This small formation of Bf110s managed to get through the British defences and were not intercepted until just north of the town of Guildford which is to the south-west of London. They were met by 253 Squadron Kenley (Hurricanes) who had reasonable success, although a couple of Bf110s did get through, and although the target was the Hawker factory at Brooklands, they mistakenly hit the Vickers factory again. Six 500kg high explosive bombs fell on the machine shops at the Vickers factory killing 86 personnel and seriously injuring 630 others. Six of the Bf110s were destroyed prior to the bombing of the Vickers factory, while another nine were destroyed as they turned for home.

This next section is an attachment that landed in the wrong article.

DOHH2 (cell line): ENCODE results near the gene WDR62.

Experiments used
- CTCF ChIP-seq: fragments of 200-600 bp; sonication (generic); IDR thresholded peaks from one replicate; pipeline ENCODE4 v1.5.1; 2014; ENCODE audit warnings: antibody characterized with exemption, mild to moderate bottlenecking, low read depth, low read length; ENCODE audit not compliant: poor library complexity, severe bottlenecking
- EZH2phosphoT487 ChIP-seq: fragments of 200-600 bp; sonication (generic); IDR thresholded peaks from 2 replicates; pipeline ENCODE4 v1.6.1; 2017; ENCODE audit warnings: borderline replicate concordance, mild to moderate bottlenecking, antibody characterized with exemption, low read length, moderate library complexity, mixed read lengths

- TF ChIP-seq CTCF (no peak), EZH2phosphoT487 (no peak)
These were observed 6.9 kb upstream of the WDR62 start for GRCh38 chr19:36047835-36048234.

1320hrs: Park instructs that
a squadron patrol the sector station to the south of London, and also a
squadron was to patrol the sector station of North Weald who was still
trying to repair the damage of the previous day. While all this was
going on, the crack Bf110 ErpGr 210 group crossed the coast almost unnoticed
and attacked the radar station at Poling, but not before a Spitfire squadron
had been instructed to intercept.
By nightfall, the Luftwaffe changed from the bombing of Fighter Commands airfields and aircraft producing factories, to the bombing of large towns and cities. Night bombing raids were made on Bristol, Cardiff , Swansea, Liverpool, Newcastle and Tilbury Docks. In South Wales, large oil storage tanks received direct hits and the red glow lit up the dark night sky that it was a wonder that they couldn't see it from London. In all, for the day, the RAF had shot down 20 German aircraft which consisted of 6 Bf109s, 1 Heinkel He111 and 13 Bf110s.